The independent student newspaper at the University of Illinois since 1871

The Daily Illini

The independent student newspaper at the University of Illinois since 1871

The Daily Illini

The independent student newspaper at the University of Illinois since 1871

The Daily Illini

The independent student newspaper at the University of Illinois since 1871

The Daily Illini

JB Pritzker, Chancellor Jones attend Jewish center dedication, 21st anniversary

Governor+JB+Pritzker+and+Rabbi+David+Tiechtel+share+the+scissors+at+the+ribbon+cutting+of+the+Illini+Chabad+grand+opening+on+Thursday.+The+two+smile+for+the+photographers+as+the+audience+counts+down+from+ten.%0A
Sofi Klein
Governor JB Pritzker and Rabbi David Tiechtel share the scissors at the ribbon cutting of the Illini Chabad grand opening on Thursday. The two smile for the photographers as the audience counts down from ten.

Illini Chabad, a living center catered toward Jewish students at the University, celebrated a formal dedication and ribbon-cutting ceremony for the building’s 21st anniversary. Gov. JB Pritzker, Chancellor Robert Jones and the University of Illinois President Timothy Killeen also attended the event on Oct. 19.

During the event, children, fraternity members and elders of the local Jewish community congregated on the south lawn of the building. Speakers from the University of Illinois Board of Trustees and local government officials rallied in support of the only Jewish living center in the nation with University-affiliated housing.

“Just a little over 20 years ago there was no Chabad physical presence here on campus … We’ve come a long way in two decades,” Pritzker said. “This center will send the message everywhere that you belong here. Jews of the University of Illinois now have a place to call home.”

Illini Chabad is the largest of its kind in the nation. It contains 32 two-bedroom suites and a kosher kitchen for its students. 

Collectively commended by the community and University leaders alike, the Chabad Jewish Center was co-founded by Rabbi Dovid Tiechtel and his wife Goldie Tiechtel.

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    “When Rabbi Dovid and Goldie came into our lives, they introduced a level of intimacy and religious safety that allowed our family to experience a much deeper cultural inclusivity,” said Lori Gold Patterson, former CEO of tech firm Pixo and Urbana resident. “I am grateful to have Rabbi Dovid as part of our family.”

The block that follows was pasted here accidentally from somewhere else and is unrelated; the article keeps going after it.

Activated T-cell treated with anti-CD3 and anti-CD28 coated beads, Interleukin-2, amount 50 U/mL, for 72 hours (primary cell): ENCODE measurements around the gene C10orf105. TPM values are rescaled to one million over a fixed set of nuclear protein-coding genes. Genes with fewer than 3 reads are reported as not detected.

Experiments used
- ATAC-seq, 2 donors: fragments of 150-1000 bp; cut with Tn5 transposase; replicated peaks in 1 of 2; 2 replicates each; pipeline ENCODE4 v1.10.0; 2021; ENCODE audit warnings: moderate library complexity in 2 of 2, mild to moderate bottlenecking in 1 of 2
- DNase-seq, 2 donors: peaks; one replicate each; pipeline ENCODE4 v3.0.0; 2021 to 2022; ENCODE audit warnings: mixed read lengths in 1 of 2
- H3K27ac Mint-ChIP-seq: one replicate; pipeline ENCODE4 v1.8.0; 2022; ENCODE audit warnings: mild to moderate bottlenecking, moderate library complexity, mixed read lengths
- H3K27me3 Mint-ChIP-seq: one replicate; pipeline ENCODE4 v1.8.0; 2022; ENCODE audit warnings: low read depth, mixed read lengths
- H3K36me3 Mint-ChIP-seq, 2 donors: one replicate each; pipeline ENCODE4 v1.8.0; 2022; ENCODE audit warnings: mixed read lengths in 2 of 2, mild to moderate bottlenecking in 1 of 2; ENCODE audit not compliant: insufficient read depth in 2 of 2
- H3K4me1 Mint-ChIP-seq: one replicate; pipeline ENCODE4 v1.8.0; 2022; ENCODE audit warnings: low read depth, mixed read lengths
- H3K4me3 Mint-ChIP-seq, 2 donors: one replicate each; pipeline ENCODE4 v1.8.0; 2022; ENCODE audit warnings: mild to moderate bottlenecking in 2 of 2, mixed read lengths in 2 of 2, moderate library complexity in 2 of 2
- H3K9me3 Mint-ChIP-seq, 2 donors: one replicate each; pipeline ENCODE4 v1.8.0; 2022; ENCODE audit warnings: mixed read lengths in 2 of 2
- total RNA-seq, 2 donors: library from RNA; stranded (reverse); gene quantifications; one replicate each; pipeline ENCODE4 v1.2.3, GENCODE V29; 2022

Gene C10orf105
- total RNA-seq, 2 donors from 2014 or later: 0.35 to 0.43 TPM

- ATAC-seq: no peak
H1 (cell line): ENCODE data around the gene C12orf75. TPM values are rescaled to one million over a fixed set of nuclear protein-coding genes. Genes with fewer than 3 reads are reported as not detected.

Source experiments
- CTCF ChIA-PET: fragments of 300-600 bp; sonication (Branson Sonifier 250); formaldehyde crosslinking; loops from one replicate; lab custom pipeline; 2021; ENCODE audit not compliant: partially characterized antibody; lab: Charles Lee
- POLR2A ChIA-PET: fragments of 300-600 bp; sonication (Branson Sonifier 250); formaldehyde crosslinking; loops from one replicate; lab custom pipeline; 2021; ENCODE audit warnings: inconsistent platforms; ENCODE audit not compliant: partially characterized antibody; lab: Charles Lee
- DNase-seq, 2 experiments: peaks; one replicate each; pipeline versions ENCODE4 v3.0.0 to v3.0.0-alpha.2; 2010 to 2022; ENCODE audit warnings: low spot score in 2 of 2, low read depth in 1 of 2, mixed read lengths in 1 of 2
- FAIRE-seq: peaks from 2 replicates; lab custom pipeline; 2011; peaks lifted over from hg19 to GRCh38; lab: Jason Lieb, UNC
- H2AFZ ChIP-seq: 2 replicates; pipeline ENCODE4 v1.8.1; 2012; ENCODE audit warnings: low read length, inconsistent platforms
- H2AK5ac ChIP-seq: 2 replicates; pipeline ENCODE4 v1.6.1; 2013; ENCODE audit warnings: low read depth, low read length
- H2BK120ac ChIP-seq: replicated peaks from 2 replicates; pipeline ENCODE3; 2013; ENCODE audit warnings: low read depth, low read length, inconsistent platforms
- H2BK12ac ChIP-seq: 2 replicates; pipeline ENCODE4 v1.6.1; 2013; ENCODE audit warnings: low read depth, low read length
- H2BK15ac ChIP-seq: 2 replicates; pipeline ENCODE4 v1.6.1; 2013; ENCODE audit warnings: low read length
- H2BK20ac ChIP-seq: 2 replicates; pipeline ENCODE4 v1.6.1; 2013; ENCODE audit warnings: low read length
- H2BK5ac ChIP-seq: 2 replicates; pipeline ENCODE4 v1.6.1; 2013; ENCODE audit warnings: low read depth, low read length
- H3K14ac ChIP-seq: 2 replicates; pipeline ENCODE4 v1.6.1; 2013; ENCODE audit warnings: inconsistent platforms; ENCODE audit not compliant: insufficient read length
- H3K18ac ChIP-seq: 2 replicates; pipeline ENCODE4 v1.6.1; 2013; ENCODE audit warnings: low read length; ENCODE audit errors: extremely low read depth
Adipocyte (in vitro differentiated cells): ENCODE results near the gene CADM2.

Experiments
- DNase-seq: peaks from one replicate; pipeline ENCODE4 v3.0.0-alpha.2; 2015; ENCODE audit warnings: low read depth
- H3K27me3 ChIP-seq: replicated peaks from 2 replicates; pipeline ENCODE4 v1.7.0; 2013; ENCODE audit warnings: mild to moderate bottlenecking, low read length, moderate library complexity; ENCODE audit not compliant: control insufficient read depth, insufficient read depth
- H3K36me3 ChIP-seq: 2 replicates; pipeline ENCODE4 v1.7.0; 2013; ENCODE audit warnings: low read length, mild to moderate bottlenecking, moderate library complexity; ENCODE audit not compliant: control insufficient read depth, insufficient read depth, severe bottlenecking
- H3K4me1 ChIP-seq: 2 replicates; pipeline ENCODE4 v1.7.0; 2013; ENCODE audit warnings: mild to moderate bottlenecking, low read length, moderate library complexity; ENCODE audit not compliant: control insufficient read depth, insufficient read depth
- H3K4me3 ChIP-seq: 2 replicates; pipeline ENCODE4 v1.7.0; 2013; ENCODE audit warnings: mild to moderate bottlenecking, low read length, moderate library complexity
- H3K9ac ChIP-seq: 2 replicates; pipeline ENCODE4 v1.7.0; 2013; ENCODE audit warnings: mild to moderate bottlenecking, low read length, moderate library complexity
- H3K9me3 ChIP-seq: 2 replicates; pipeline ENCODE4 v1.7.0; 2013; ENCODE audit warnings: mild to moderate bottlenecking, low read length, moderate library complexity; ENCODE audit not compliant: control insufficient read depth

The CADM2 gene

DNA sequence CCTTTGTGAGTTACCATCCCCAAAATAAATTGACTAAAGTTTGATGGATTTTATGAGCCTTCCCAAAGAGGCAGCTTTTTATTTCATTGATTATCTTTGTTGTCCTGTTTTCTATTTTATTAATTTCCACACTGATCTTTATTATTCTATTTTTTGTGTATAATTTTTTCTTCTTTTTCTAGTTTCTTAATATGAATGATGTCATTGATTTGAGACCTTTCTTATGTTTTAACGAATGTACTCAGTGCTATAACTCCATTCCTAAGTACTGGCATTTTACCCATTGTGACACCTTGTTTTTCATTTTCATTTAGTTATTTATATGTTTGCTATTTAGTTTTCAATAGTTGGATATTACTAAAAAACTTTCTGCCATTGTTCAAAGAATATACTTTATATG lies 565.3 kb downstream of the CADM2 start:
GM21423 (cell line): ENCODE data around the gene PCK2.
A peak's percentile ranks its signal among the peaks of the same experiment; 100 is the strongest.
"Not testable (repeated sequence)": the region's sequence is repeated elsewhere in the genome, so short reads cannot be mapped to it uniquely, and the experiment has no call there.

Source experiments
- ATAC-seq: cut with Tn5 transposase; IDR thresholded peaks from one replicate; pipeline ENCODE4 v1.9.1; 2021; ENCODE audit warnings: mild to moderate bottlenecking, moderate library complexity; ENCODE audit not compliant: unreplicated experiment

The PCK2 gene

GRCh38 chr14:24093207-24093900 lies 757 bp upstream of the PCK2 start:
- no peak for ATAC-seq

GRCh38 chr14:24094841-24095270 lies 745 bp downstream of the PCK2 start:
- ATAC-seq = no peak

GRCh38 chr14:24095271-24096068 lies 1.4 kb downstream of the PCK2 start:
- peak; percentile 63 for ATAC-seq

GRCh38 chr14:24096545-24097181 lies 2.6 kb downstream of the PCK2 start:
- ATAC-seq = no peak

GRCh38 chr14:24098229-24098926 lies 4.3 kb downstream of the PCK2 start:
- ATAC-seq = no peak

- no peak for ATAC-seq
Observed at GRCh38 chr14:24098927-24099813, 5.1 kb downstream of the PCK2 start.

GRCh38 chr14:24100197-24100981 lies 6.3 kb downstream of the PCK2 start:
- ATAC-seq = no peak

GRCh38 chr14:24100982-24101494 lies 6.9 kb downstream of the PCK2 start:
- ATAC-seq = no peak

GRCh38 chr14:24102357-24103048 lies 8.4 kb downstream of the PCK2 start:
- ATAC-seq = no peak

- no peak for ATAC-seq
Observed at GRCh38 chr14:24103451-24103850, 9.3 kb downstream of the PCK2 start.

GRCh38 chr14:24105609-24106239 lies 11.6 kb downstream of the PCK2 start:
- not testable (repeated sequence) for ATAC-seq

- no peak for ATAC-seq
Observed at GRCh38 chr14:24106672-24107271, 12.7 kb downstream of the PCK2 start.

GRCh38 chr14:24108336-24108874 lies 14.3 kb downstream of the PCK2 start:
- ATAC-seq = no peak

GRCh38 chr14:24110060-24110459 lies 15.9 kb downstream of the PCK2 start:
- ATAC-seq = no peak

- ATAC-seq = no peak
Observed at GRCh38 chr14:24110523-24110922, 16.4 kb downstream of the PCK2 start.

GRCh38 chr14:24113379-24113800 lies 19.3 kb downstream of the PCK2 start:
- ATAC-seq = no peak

Patterson’s own son celebrated a bar mitzvah with the guidance of Dovid Tiechtel in 2008, a ceremony “filled with Jews and Baptists and Catholics and Protestants,” in the early years of the center. 

    “I thought that most of the people here were going to be Jewish … but after three years, that’s certainly not the case,” said Vir Saini, junior in Engineering and non-Jewish resident adviser of Illini Chabad. “(Tiechtel is) very open, very welcoming … living here, your circle expands.”

    Since then, Illini Chabad has fostered a strong student-centered environment. Ellie Scott, student president of Illini Chabad, shared her experience as a student resident of Chabad during the ceremony.

    “Since freshman year, Rabbi Dovid and Goldie’s services, events and conversations have provided me the opportunity to explore a personal connection to Judaism,” Scott said. “The excitement around Chabad is contagious.”

    The Tiechtels, who were invited by Chabad International to develop the Champaign-Urbana branch in August of 2003, did not initially receive a warm welcome from the University with their hopes of a proud public expression of Judaism.

    “There were no signs, there were no people,” Tiechtel said. “It was a dollar and a dream. One of the first people I met told me, ‘Rabbi, this is not New York. Judaism behind closed doors, please.’ … My friends, look around. We did it. Who would have ever imagined 27,000 square feet of Jewish life, a community center?”

    The ceremony also revealed plans to further enhance the center’s many public spaces, such as its library and study rooms, with donations and sponsorships for phase two of Illini Chabad’s lifetime. 

    To Tiechtel, however, Illini Chabad’s central purpose is not just about a building of brick and mortar.

    “A miracle of this magnitude does not happen on its own,” Tiechtel said. “Chabad is not a center of offices. Chabad is a family.”

     

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